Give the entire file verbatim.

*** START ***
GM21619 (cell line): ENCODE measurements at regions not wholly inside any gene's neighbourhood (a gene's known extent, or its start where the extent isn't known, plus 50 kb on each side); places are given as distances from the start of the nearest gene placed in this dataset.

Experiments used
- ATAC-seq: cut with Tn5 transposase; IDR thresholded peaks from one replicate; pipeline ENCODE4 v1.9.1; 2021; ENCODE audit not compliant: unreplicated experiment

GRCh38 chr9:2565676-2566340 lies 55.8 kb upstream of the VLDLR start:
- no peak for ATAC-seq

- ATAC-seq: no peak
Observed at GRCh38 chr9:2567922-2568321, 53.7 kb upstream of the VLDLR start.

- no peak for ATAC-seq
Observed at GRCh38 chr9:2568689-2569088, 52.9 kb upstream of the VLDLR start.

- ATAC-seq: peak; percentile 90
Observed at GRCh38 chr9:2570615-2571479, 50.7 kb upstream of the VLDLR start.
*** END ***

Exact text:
GM21619 (cell line): ENCODE measurements at regions not wholly inside any gene's neighbourhood (a gene's known extent, or its start where the extent isn't known, plus 50 kb on each side); places are given as distances from the start of the nearest gene placed in this dataset.

Experiments used
- ATAC-seq: cut with Tn5 transposase; IDR thresholded peaks from one replicate; pipeline ENCODE4 v1.9.1; 2021; ENCODE audit not compliant: unreplicated experiment

GRCh38 chr9:2565676-2566340 lies 55.8 kb upstream of the VLDLR start:
- no peak for ATAC-seq

- ATAC-seq: no peak
Observed at GRCh38 chr9:2567922-2568321, 53.7 kb upstream of the VLDLR start.

- no peak for ATAC-seq
Observed at GRCh38 chr9:2568689-2569088, 52.9 kb upstream of the VLDLR start.

- ATAC-seq: peak; percentile 90
Observed at GRCh38 chr9:2570615-2571479, 50.7 kb upstream of the VLDLR start.